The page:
EWB chapters provide even greater advantages for university students. Working in developing countries demands the sort of cooperative, creative problem-solving and resourcefulness that standard lecture-based pedagogy struggles to teach. Copy-paste solutions are simply not an option. Volunteering with EWB, students get much-needed hands-on experience, develop their social consciousness, and network with professionals from around the world. In this context, sustainability is studied not as a concept but as a design tool, a modus operandi. As a bonus, chapters are self-funding and provide massive publicity and fundraising opportunities. Here in Israel, chapters have opened at Midreshet Sde Boker and the Technion-Israel Institute of Technology, where Prof. Mark Talesnick insists that “there is no better way to learn engineering” than to work on the problems of the developing world. The Technion chapter has worked extensively in Nepal, supporting a technology that produces cooking gas from cattle dung, so that rural communities do not need to chop down forests to meet their energy needs. The system also reduces the health problems associated with life-long smoke inhalation. Now the chapter has moved on to technologies that purify drinking water without chemicals and utilize the excess electricity that is wasted in small-scale hydroelectric systems. The toolkit for sustainable global engineering is expanding every day, and includes Israeli innovations such as drip irrigation, fish farming techniques, new solar energy and desalinization systems. Of course, a sustainable approach is required to integrate these technologies into communities alongside social tools such as microfinance, education, professional training, local leadership, community empowerment and the like. This is where the next generation of Israeli engineers can rise above the competition, and some institutions are heeding the call. Deep in the desert, students of the Arava Institute’s graduate program are already hard at work developing a sustainable framework for new agricultural, energy and water technologies. In Haifa, Prof. Talesnick wants the Technion to become a national center for “global engineering education,” where EWB can move out of the extracurricular margin and into the classroom.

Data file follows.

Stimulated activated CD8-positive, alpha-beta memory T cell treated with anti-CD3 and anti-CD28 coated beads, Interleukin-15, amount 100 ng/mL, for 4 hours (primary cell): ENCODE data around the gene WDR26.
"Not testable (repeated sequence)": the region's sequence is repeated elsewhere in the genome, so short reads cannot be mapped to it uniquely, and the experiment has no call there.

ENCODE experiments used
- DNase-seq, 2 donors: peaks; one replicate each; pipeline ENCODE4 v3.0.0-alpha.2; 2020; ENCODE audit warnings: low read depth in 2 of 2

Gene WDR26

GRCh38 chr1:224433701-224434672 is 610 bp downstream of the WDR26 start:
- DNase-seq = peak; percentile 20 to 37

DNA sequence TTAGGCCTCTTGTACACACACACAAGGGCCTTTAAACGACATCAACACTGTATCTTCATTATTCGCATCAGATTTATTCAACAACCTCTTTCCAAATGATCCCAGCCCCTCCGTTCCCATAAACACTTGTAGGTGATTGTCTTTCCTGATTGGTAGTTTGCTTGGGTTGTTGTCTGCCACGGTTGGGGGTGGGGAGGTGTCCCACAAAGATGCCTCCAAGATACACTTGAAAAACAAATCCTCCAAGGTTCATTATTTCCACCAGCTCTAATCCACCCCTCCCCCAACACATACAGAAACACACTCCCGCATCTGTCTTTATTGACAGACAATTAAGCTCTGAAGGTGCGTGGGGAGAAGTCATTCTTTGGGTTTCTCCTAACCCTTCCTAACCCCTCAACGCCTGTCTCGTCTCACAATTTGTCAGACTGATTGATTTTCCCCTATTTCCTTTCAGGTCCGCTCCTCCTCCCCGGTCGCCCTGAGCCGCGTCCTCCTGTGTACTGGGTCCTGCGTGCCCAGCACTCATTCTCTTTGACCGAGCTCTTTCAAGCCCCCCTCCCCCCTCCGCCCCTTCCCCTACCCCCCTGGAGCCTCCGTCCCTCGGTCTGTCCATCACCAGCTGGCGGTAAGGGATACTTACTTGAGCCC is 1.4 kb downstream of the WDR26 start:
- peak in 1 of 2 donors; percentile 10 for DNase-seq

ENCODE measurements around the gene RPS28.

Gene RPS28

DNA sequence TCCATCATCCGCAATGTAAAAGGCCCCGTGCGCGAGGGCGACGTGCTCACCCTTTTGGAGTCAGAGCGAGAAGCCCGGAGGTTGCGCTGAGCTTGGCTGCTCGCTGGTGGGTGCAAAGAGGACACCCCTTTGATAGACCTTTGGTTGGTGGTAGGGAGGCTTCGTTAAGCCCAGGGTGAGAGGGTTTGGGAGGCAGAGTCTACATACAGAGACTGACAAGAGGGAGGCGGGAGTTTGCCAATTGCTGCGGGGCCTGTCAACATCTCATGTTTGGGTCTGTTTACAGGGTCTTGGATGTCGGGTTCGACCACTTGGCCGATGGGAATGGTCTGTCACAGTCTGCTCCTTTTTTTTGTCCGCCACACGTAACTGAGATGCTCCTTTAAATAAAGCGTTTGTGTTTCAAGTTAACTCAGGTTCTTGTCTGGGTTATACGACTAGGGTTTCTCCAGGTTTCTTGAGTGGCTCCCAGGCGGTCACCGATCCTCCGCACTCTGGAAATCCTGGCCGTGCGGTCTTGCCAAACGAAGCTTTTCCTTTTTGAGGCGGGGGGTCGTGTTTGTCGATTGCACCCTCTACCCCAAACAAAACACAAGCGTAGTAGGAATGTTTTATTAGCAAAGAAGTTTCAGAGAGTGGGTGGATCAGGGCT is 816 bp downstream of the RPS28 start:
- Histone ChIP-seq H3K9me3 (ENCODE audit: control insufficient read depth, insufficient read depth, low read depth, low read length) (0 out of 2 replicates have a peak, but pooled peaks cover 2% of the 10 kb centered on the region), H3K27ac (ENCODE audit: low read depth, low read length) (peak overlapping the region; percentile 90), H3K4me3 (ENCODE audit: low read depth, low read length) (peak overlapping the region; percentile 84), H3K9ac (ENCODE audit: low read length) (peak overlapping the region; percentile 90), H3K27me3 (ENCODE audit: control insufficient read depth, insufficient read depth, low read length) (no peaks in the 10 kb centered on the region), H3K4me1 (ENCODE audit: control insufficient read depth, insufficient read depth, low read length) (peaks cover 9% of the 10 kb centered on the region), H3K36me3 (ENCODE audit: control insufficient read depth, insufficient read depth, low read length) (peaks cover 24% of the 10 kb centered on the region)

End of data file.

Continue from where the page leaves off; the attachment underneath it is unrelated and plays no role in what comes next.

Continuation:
What’s missing is professional and administration support. The faculties at Israel’s large universities need to recognize the potential of this type of learning, and to build more courses around these concepts. Professors should have the option of mentoring these projects as part of their teaching responsibilities, and students should be able to earn credit for participating. At the same time, Israel’s leading engineering and technology firms should help employees build corporate chapters to spearhead sustainable, moral, life-changing projects in developing countries. Together, students and professionals can build the skills that will keep Israeli engineering at the forefront of new global markets and sustainability practices. If only a fraction of Israel’s high-tech brainpower can be invested in the developing world using sustainable designs, then young Israeli tourists will never again have to account for their country’s accelerated success. The world will have seen for itself.